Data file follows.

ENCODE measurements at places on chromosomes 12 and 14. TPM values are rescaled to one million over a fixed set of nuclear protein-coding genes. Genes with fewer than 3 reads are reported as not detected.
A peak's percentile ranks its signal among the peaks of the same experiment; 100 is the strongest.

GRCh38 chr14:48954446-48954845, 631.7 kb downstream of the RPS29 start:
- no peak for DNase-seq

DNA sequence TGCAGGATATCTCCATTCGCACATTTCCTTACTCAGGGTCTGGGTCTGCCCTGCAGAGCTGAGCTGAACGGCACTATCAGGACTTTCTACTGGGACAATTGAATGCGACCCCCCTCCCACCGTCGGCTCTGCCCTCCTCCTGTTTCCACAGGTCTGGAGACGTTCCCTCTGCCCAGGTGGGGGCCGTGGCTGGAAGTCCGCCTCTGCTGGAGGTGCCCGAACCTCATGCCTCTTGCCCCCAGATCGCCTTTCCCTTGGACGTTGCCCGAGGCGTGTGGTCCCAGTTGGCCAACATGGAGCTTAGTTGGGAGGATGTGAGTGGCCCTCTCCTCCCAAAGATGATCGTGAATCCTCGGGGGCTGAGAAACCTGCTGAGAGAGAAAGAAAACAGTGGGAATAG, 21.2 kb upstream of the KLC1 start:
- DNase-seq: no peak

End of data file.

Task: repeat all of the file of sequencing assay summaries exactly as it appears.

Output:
ENCODE measurements at places on chromosomes 12 and 14. TPM values are rescaled to one million over a fixed set of nuclear protein-coding genes. Genes with fewer than 3 reads are reported as not detected.
A peak's percentile ranks its signal among the peaks of the same experiment; 100 is the strongest.

GRCh38 chr14:48954446-48954845, 631.7 kb downstream of the RPS29 start:
- no peak for DNase-seq

DNA sequence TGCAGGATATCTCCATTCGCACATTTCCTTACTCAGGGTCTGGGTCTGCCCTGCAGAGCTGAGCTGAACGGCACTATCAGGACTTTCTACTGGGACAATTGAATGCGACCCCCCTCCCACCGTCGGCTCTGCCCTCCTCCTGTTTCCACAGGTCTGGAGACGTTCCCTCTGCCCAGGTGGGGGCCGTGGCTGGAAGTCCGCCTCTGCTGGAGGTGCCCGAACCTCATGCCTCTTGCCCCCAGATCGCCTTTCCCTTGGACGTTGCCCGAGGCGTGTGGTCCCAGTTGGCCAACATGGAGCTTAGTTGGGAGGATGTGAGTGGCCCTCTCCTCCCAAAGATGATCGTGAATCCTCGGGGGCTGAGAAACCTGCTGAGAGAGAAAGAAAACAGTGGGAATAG, 21.2 kb upstream of the KLC1 start:
- DNase-seq: no peak